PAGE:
The glaring exception to that principle arrives in the form of Leslie's father, Jack (sternly played by Frank Langella), whose domineering manner overshadows his relatively understanding wife (Ann Dowd). Whether parent or child, practically anyone can relate to the tensions represented in Captain Fantastic: It can be hard to resist the urge to decide how someone else raises their kids — which is precisely Jack's problem, though in many respects, he does have a point, even if the character himself feels like something of a cardboard villain.
In addition to wanting the best for his grandkids, Jack is determined to give his daughter a proper funeral. In doing so, he's not only ignoring Leslie's last wishes, but exerting one last bout of control over her free-spirited nature, effectively forcing Ben to drive his bus all the way to New Mexico for the confrontation he'd been hoping to avoid. The inspired choice of casting Mortensen — a natural Papa Bear, who taps into both his physical strength and spiritual gentleness — shows through best when interacting with the kids, though the actor also shines when forced to defend his choices to others.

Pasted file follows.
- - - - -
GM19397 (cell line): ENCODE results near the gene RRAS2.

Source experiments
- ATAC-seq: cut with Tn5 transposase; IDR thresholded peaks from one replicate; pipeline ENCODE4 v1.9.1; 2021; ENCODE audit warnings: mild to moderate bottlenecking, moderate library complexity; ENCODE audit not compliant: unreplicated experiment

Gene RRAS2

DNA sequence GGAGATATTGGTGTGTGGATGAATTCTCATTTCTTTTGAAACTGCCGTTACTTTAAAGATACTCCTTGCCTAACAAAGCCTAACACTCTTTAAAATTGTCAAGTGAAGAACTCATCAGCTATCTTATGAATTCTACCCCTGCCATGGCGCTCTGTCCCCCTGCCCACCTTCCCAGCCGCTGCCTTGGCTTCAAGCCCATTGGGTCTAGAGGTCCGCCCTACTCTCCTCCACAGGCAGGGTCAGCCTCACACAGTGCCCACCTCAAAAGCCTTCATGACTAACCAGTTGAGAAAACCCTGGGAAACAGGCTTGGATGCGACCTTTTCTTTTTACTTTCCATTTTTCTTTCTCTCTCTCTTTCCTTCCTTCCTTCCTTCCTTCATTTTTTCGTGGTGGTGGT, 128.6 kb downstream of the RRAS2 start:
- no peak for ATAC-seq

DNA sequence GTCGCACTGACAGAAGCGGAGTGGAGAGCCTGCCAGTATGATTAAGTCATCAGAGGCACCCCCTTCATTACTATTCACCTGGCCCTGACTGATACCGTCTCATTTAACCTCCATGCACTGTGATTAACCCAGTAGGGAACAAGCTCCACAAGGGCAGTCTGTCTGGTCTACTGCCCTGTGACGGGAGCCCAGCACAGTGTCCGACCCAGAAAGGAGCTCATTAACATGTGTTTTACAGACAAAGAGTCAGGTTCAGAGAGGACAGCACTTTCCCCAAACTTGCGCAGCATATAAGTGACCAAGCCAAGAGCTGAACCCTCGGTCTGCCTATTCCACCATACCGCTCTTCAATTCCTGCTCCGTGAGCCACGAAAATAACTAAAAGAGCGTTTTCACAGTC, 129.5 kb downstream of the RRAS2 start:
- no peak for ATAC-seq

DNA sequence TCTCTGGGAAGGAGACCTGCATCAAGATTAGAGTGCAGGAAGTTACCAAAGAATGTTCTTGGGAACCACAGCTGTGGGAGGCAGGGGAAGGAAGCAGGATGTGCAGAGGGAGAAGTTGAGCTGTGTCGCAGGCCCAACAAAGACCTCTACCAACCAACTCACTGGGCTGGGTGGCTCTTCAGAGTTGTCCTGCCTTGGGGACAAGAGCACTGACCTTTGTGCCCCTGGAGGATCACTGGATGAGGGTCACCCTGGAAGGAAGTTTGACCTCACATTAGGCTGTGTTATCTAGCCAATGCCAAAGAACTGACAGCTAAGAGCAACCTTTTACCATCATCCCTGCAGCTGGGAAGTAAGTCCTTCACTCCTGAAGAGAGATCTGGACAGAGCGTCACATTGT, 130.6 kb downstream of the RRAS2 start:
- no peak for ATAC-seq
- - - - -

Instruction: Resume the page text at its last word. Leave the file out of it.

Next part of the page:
Trusting the integrity of the situation (far better dramatized than in Cedric Kahn's similarly themed Wild Life), Ross doesn't run from the resulting sentimentality the way so many other directors do; nor does he undercut it with irony or sarcasm as has become the regrettable tendency in independent cinema. Instead, he respects the emotions of both his characters and audience throughout, and though that means risking derision from cynics, Captain Fantastic should connect in a major way with those looking to be swept up and moved by such a fundamental human experience. The fact that it looks and sounds so great in the process — Ross scored a major coup in hiring Jacques Audiard's d.p. Stephane Fontaine (A Prophet, Rust & Bone) — makes for an experience that feels as luminous and enriching as practically every widescreen frame.